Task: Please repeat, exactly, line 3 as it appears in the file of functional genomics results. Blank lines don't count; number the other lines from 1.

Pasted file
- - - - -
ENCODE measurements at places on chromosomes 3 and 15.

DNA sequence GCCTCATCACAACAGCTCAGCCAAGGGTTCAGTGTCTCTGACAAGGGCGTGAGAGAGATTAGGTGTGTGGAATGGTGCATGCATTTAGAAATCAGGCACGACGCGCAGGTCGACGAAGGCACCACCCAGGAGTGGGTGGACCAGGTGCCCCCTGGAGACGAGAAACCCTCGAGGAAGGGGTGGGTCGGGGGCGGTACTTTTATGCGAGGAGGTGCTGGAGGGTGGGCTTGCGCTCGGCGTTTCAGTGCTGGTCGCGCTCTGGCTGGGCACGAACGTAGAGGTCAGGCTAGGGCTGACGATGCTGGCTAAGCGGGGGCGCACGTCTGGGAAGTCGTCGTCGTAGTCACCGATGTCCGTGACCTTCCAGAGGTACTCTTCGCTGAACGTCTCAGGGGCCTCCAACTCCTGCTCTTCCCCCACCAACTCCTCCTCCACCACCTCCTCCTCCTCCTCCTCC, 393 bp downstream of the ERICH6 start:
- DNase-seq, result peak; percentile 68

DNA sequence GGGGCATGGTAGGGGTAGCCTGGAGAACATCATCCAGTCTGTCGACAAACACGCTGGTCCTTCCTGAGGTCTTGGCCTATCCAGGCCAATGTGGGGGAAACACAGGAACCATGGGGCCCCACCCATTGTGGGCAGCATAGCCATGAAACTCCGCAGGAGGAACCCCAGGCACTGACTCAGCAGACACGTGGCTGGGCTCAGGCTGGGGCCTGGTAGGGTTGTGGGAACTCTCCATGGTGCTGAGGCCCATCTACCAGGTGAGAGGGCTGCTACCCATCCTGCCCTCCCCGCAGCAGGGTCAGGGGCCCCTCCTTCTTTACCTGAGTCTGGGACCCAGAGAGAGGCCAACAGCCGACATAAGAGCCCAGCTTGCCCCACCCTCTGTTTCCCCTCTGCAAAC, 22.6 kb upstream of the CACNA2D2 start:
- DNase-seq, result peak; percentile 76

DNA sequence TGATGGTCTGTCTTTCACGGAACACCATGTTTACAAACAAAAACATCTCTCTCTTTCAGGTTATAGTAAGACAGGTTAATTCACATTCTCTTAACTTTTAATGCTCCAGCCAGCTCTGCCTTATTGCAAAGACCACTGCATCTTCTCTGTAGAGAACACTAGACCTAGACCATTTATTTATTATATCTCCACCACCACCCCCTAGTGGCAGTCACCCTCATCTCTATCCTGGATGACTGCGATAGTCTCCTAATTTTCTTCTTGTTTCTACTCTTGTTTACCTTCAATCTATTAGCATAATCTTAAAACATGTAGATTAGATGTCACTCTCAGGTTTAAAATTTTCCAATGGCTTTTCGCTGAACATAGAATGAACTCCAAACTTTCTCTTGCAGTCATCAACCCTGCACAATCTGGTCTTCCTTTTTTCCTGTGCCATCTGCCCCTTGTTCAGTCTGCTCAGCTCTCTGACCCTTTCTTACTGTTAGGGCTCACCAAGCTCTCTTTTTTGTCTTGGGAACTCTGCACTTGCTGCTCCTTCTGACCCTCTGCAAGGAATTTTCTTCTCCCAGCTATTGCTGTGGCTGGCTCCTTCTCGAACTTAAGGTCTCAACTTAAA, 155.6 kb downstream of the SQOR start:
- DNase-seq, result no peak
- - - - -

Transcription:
- DNase-seq, result peak; percentile 68